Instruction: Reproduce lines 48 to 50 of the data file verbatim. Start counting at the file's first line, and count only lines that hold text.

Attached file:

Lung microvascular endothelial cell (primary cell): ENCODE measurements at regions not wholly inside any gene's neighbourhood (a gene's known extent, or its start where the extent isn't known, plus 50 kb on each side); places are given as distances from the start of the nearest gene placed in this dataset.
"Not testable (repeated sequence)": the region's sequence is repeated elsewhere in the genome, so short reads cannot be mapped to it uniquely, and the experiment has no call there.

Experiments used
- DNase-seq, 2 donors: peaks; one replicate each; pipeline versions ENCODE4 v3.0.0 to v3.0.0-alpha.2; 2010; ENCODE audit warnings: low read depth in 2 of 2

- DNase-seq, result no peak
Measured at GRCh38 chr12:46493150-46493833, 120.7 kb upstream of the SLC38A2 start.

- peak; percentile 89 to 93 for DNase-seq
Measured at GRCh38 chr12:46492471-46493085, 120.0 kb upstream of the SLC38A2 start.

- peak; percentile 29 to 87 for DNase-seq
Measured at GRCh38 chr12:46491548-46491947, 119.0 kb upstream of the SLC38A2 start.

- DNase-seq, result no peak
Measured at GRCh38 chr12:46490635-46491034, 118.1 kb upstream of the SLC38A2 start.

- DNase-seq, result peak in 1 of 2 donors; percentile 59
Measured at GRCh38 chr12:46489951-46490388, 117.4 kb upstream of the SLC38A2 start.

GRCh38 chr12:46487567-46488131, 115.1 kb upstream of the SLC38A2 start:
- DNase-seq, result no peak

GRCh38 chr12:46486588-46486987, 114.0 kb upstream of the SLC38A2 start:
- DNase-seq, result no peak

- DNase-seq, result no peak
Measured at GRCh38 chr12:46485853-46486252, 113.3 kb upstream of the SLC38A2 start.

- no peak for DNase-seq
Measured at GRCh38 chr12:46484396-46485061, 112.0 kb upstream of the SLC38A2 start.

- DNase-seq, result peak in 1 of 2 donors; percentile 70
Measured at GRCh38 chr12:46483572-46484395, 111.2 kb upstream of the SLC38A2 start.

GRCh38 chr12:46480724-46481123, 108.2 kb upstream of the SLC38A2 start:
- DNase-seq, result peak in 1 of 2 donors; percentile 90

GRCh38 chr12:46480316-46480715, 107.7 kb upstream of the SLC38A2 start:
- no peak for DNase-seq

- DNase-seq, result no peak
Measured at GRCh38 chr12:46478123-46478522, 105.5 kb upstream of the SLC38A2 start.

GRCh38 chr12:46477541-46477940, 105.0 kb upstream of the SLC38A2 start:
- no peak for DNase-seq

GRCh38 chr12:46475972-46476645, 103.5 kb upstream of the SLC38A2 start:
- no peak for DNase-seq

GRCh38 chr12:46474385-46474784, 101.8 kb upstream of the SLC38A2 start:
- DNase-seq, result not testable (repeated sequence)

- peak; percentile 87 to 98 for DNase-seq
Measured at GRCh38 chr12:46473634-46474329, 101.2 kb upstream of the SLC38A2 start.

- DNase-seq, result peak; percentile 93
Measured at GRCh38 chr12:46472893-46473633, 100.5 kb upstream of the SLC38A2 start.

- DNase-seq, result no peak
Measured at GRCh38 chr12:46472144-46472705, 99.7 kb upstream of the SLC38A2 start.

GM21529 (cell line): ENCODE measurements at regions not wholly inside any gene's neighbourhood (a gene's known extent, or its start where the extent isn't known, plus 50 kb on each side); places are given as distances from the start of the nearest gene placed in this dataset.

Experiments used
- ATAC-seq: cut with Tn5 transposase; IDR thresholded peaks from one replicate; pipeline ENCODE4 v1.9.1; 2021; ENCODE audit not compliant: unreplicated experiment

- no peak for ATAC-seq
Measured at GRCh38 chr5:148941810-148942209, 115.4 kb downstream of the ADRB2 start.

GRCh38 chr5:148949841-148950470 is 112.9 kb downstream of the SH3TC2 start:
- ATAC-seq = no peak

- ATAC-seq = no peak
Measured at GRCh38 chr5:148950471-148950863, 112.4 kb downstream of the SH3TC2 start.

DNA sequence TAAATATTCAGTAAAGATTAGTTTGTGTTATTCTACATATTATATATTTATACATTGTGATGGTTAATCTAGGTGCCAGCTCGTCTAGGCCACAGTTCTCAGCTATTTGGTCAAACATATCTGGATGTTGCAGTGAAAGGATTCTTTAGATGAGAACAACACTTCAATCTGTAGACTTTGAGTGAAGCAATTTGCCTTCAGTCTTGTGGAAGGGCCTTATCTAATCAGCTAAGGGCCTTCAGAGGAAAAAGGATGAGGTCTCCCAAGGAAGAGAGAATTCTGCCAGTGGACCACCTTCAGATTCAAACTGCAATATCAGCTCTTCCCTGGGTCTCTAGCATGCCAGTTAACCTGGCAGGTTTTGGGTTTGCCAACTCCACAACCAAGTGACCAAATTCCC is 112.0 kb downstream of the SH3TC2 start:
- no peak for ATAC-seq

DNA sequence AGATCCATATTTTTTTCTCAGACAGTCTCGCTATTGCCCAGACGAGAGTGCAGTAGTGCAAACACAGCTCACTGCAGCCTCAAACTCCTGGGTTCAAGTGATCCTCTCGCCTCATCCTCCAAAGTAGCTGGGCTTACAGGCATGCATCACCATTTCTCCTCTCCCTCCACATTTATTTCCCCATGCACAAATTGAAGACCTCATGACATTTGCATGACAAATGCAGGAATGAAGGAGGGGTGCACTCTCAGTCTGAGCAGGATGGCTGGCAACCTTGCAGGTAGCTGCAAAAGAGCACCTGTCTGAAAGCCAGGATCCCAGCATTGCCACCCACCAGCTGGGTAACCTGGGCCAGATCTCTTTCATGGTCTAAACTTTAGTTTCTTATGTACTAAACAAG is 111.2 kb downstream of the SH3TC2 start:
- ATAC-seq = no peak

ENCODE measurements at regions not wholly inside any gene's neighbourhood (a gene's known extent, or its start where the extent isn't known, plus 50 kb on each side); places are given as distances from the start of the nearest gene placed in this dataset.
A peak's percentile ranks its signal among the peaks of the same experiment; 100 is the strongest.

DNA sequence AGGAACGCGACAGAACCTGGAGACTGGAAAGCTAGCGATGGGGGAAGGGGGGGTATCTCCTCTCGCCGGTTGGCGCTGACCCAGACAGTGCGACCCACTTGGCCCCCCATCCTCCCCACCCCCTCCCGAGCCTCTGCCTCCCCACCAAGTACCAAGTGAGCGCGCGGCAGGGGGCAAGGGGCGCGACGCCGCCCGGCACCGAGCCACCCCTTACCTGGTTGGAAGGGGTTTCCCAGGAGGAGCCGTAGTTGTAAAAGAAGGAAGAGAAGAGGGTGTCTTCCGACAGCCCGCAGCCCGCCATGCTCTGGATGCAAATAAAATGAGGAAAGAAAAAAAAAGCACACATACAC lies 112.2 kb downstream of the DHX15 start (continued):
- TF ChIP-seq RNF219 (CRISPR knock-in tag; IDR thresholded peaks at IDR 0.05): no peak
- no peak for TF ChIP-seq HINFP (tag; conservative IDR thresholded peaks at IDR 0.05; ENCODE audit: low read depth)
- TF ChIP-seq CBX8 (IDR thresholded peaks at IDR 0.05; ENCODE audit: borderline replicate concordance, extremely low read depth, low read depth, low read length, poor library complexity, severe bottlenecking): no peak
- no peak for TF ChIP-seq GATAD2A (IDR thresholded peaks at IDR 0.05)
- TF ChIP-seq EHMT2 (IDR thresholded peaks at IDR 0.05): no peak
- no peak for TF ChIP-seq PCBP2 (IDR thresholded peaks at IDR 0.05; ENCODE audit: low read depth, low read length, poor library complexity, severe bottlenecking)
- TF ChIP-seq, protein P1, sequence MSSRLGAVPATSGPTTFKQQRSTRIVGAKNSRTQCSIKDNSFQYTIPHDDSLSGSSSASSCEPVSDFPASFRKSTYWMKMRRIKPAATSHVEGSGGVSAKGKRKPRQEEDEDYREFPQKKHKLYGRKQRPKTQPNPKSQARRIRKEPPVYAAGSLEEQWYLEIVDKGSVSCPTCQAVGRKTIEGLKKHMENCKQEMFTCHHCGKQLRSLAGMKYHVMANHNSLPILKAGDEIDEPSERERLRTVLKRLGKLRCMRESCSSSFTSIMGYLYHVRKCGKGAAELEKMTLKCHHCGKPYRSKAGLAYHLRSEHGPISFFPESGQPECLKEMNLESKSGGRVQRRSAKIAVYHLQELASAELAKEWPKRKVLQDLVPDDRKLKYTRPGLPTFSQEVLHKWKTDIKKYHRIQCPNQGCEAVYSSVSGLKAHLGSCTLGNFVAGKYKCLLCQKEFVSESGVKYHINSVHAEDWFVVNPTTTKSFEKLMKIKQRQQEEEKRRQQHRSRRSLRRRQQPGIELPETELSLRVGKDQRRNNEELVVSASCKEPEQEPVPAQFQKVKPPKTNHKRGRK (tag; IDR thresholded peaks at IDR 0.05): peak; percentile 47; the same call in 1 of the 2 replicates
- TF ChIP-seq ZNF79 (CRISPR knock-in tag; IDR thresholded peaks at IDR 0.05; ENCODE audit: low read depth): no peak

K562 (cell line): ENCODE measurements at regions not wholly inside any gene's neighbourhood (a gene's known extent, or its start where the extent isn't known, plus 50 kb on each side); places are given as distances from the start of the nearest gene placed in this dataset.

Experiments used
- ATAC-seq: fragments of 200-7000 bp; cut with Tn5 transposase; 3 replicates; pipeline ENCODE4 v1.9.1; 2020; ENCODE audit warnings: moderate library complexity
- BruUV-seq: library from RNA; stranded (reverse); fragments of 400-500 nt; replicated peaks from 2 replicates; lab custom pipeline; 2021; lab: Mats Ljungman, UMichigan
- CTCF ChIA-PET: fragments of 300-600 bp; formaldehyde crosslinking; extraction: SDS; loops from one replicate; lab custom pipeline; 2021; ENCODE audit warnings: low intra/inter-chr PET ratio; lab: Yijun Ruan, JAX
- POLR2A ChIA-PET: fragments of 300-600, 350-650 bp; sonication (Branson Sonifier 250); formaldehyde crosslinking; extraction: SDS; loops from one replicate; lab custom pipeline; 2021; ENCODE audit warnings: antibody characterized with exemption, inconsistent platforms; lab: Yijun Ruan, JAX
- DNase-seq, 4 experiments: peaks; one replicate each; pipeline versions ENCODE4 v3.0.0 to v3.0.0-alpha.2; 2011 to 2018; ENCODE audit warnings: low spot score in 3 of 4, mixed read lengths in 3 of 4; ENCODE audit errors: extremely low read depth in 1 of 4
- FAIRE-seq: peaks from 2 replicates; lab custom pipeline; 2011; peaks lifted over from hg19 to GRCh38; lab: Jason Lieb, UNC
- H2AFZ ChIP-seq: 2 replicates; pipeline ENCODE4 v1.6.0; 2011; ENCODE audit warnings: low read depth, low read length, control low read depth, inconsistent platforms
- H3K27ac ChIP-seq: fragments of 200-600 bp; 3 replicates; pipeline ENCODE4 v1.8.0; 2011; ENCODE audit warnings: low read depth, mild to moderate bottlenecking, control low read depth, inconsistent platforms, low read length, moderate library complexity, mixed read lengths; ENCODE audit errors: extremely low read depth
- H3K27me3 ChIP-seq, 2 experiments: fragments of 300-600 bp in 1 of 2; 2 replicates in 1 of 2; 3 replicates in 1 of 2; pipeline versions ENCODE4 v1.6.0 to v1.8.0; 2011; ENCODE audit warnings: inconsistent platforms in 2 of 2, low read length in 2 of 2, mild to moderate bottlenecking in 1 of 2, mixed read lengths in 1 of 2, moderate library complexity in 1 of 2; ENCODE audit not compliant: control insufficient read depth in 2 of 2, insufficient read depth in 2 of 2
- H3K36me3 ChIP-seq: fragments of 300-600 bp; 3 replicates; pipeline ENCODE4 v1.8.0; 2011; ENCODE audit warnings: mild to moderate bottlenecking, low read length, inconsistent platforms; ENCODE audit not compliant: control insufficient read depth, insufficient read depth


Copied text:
GRCh38 chr5:148949841-148950470 is 112.9 kb downstream of the SH3TC2 start:
- ATAC-seq = no peak

- ATAC-seq = no peak